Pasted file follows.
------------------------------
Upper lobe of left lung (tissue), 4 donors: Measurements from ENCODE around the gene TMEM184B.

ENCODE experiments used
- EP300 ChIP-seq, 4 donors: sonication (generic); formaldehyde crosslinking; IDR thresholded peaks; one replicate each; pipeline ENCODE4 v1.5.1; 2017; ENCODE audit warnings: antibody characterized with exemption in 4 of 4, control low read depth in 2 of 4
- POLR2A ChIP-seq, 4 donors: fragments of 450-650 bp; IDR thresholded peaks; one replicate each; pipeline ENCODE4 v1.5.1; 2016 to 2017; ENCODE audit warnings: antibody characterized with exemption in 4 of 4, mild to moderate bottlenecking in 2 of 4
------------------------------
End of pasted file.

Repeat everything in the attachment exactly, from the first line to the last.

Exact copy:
Upper lobe of left lung (tissue), 4 donors: Measurements from ENCODE around the gene TMEM184B.

ENCODE experiments used
- EP300 ChIP-seq, 4 donors: sonication (generic); formaldehyde crosslinking; IDR thresholded peaks; one replicate each; pipeline ENCODE4 v1.5.1; 2017; ENCODE audit warnings: antibody characterized with exemption in 4 of 4, control low read depth in 2 of 4
- POLR2A ChIP-seq, 4 donors: fragments of 450-650 bp; IDR thresholded peaks; one replicate each; pipeline ENCODE4 v1.5.1; 2016 to 2017; ENCODE audit warnings: antibody characterized with exemption in 4 of 4, mild to moderate bottlenecking in 2 of 4